Counterlight said...

Never underestimate the power of resentment in American politics. McCarthy and Nixon built whole careers on it. Right wing ideology is built entirely on spite. Palin's speech came straight out of the formula first introduced with great success by Joe McCarthy. She played those resentments like a violin with the skill and artistry of joshua Bell. It would be a grave mistake to underestimate her and her appeal.

The American working class regularly votes, and votes happily, for the very people who exploit and disenfranchise them. I doubt this year will be any different. Sure, they're bamboozled, by why does that bamboozlement work so reliably? I think we've all been sold a bill of goods that says that whenever someone else gets something (civil rights for example), we have to give something up (our money in new taxes, and maybe our jobs, for example); and to people who don't have much to begin with, this is a powerful threat. All of this plays straight into that racial drama that always dominates life in this country and trumps all reason and good sense.
By all reason and sanity poor blacks and whites should have made common cause together in our history. They had far more common economic and social interests than separate ones. But it didn't happen. Those issues of identity and tribal passion will trump rational economic self-interest every time. That's what gives the Right its lingering power over the electorate. They've sold us on the notion that the whole business of rights and fairness is a zero-sum game. Whenever someone else gets something, it means we've lost something else.

toujoursdan said...
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toujoursdan said...

Dan: I, too, am uncomfortable w/ the phrase "highly liberalised economy", using "liberal" in the (older) sense you mean it. Laissez faire is the better descriptor, IMO.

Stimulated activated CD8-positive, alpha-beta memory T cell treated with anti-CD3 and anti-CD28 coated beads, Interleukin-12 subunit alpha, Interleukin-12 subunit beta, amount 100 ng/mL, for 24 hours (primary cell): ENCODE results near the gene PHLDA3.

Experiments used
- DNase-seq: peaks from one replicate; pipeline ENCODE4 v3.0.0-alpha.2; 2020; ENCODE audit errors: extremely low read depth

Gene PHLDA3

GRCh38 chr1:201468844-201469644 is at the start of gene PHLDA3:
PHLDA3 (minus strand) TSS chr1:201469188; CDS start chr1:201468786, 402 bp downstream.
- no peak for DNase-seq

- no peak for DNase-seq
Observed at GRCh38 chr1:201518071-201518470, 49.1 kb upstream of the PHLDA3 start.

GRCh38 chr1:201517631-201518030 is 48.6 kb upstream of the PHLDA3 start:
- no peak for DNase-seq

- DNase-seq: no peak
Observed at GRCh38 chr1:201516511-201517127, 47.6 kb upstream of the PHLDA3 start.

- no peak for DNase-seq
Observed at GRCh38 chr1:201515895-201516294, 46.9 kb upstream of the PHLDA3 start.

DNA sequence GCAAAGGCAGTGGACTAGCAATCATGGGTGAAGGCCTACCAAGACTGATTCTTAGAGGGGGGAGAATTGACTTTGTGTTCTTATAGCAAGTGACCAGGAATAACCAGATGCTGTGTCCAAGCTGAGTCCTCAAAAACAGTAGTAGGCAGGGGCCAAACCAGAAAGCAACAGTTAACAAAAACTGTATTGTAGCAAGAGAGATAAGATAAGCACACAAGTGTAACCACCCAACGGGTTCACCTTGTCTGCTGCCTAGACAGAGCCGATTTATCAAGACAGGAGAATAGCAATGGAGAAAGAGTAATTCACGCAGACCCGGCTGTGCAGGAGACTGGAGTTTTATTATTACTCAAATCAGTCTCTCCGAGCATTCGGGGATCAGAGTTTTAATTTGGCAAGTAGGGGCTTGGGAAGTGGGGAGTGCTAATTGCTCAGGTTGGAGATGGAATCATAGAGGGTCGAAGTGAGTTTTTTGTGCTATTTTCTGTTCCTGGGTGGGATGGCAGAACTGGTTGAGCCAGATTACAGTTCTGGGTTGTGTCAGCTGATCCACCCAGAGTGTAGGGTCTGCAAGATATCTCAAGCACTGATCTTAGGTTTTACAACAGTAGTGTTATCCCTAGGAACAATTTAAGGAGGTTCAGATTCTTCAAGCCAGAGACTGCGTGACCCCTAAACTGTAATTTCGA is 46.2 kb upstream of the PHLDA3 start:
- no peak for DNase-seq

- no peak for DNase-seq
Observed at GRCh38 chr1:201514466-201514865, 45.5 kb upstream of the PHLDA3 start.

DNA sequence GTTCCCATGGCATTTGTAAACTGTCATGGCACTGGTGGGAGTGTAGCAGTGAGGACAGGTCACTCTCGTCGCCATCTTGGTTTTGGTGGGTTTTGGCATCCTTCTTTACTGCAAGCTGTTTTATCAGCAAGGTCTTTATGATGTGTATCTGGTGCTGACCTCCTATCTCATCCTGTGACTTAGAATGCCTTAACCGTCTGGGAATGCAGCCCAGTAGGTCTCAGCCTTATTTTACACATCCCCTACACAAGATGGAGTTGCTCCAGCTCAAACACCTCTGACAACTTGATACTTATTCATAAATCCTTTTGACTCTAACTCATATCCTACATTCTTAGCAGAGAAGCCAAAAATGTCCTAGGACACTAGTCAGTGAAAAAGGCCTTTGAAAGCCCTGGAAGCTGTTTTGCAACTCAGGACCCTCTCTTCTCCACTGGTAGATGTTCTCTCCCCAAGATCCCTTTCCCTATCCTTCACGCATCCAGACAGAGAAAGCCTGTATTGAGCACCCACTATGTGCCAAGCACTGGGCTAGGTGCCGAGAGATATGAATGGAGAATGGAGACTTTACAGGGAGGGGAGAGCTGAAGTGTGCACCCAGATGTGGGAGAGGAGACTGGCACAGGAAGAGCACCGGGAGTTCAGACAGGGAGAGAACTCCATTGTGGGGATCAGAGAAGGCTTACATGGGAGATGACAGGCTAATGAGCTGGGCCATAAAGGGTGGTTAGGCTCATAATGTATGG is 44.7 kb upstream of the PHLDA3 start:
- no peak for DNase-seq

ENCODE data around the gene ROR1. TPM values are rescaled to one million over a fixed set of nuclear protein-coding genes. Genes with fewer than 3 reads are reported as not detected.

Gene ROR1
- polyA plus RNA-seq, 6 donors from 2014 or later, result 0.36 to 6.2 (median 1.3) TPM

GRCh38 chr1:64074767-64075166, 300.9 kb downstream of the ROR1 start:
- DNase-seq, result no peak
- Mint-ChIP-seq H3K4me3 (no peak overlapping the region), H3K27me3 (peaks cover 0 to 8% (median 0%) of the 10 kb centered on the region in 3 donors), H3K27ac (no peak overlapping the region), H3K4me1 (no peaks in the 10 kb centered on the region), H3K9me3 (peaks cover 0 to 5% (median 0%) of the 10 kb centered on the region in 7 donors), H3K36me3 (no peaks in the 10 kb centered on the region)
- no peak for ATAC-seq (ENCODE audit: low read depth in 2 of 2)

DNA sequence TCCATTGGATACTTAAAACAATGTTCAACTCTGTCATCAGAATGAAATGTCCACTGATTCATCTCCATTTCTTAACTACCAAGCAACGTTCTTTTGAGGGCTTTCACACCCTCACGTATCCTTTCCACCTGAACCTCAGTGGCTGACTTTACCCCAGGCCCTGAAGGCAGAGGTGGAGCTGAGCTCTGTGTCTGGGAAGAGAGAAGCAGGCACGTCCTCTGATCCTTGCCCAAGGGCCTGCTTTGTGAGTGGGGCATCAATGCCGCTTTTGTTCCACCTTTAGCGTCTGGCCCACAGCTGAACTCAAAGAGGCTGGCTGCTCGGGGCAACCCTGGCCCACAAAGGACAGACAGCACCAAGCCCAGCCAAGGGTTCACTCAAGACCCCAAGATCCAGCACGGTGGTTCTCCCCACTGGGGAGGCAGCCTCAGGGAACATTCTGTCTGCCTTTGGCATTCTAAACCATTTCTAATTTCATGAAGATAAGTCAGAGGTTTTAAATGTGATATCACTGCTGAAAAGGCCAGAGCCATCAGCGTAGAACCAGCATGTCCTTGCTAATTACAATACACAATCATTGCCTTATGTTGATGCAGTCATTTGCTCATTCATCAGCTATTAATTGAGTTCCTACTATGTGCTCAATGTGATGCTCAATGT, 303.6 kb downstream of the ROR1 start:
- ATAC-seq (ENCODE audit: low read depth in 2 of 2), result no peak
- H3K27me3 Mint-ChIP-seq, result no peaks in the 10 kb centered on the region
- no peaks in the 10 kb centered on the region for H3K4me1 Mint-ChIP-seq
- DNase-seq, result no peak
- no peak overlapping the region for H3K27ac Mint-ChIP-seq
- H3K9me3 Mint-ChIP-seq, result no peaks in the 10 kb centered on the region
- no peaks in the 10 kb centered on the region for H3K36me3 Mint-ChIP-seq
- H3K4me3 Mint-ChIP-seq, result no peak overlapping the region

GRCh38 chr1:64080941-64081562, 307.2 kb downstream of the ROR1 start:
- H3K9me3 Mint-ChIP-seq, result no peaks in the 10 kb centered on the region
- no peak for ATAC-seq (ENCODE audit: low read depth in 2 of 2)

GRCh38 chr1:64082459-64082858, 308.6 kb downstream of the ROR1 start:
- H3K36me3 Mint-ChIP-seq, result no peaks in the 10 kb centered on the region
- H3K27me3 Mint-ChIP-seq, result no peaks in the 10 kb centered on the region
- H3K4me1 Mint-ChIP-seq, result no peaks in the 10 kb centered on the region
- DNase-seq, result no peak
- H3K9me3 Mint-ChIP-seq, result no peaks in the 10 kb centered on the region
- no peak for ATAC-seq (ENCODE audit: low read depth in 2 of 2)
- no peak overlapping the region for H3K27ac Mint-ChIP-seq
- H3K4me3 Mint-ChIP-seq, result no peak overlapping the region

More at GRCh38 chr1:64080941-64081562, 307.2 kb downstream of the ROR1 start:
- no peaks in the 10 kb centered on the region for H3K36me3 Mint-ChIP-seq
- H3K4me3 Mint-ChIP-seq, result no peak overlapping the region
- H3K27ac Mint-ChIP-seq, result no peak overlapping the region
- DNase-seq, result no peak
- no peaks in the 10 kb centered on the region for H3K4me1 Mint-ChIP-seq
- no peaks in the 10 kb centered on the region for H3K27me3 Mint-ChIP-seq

JCF: By liberalised I mean laissez-faire or close to it, as it is used in most of the English speaking world. Perhaps it means something different in the US. I am not sure.

Fred: Again, I was addressing what so-cons advocate (ostensibly), not whether the U.S. actually has a liberalised economy. They advocate as much of an unregulated economy as possible while decrying the social consequences of such an economy. Whether the U.S. actually has a liberalised economy isn't relevant to my point. I would agree with your point in that I don't believe liberalised economies stay liberalised very long. They inevitably evolve into entrenched oligopolies that do what they can to retain power, and these interests soon become the enemy of free markets. That is already a problem in the US, Canada and elsewhere. But I am a socialist and believe that free market economies generally implode when resources become scarce and levels of consumption can't be maintained. I think we will see this in the next decade or so in most of the western world.

I also agree that so-cons are able to tap into emotional arguments in an attempt to maintain their power, but over time, even this starts to lose power. I believe that the reason the Moral Majority and other groups arose in the 1980s and not the 1960s is because a tipping point had been reached where population ceased to believe in "traditional values" and coalitions were needed to reassert their agenda. You'll see weaker and weaker waves of this until it burns itself out.

toujoursdan said...

And while I am addressing terminology I wish you Americans would get the red and blue stuff right.

Red is supposed to be the party on the left, and Blue is supposed to designate the party on the right.

Sheesh!

Anonymous said...

We don't havve true-blue Tories here, toujours Dan. We have raving republicans seeing red.

And corrupt tribalists who believe in power above all. And idiot electorates who have no problem paying an athlete $4million a year, but who believe that having an ill-educated common man as president is preferable to one who is educated.

This flabbergasts me. Would they rather have a surgeon with whom they want to have a beer who barely graduated from a low-end school, or a top-educated surgeon with the best techniques from teh toughest medical college?